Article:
A couple weeks into the post-Bill Gross PIMCO era, plan sponsors may be interested in learning  what other plan sponsors are doing with their PIMCO funds in their retirement plans. After taking an informal survey across a number of books of business, following is what I have learned:

Standing pat. The vast majority, likely more than 90% of all plan sponsors, are sticking with their PIMCO fund offerings in their retirement plans. And why not? There appears to be no evidence that indicates any other action makes sense at this point in time.
Offering replacement fund option(s). Very, very few plan sponsors have decided to roll out, on an emergency basis, additional investment options alongside existing PIMCO fund offerings. From a fiduciary standpoint, this doesn't appear to be a very smart thing to do. If you are a plan participant it would be hard not to interpret the new offering as the suggested option to transfer your money into. It would seem that the plan sponsor is indirectly providing investment advice by offering a second option.
Dumping their PIMCO funds. Less than 5% of all plan sponsors are dumping their PIMCO funds. This practice seems like a knee-jerk response to events. Or maybe even a trader's response. Neither of which are appropriate for a retirement plan. Whatever the motivation, it is a decision made on the basis of fear rather than data or reason. There will be plenty of time to replace the funds, if the data indicates that is necessary. Right now, the  situation doesn't appear to warrant this type of action.

Also see: How to reassure retirement plan participants in light of Bill Gross' PIMCO departure

As time passes and additional information is shared, analyzed and digested, there are a couple items plan sponsors may wish to keep their eyes on:

Outflows from PIMCO funds. The markets appear to have estimated that PIMCO will lose around 20% of total assets. Losing anything less than that would appear to be a win for PIMCO while outflows greater than that could cause many to reappraise the situation.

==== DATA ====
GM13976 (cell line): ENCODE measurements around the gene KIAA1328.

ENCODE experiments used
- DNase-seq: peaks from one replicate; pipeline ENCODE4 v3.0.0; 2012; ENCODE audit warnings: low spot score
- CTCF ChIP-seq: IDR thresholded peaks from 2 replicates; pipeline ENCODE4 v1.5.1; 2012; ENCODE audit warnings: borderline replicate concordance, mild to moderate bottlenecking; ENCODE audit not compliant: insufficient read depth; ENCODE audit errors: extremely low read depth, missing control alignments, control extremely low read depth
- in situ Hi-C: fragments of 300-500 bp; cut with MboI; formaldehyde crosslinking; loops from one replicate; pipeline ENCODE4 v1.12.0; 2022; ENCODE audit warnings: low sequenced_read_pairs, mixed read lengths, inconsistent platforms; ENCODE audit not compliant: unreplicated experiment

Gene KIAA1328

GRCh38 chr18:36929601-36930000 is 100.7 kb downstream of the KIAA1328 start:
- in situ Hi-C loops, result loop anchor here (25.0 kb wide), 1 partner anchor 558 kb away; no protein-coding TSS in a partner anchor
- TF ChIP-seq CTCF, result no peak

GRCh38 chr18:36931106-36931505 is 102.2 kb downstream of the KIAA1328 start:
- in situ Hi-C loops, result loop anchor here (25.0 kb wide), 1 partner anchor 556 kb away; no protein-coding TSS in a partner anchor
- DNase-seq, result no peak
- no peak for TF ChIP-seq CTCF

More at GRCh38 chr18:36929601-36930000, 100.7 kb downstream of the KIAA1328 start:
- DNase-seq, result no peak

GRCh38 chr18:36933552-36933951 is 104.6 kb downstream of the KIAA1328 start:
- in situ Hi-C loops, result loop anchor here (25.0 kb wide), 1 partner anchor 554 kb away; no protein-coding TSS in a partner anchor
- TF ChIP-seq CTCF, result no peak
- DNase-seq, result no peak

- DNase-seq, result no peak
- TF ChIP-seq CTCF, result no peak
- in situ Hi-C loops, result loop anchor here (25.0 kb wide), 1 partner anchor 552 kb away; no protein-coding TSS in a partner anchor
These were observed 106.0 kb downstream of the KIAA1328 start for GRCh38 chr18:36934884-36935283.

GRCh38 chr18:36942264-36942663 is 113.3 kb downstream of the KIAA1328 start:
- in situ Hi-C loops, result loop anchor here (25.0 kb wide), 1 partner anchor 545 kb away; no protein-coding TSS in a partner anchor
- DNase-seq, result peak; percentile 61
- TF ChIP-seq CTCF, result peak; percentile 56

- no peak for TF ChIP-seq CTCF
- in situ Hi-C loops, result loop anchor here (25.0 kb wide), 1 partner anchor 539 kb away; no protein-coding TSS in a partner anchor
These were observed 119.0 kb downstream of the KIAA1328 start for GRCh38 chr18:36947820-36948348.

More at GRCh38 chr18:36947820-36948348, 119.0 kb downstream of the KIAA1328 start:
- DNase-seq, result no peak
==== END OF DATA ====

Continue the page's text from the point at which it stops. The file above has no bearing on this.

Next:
Staff retention. To my knowledge, no one has followed Bill Gross to Janus. Nor has anyone else bailed out of the PIMCO ship and gone to another firm as a result of his departure. Should PIMCO lose significant staff, that would be another reason to reappraise the situation.
Time. The more time that passes without something negative happening to PIMCO, the better that would seem to be for PIMCO and their fund offerings. PIMCO is thought to be a very well managed organization with a deep portfolio management bench. There are few mutual fund families better equipped to weather a storm like this. Time would appear to be on PIMCO's side.

Make it a point to keep in weekly contact with your investment advisor for the next month or so. PIMCO isn't quite out of the woods yet.

Robert C. Lawton is President of Lawton Retirement Plan Consultants, LLC (lawtonrpc.com), an RIA firm helping retirement plan sponsors with their investment, fiduciary, employee education and compliance responsibilities. He may be contacted at bob@lawtonrpc.com or 414.828.4015.

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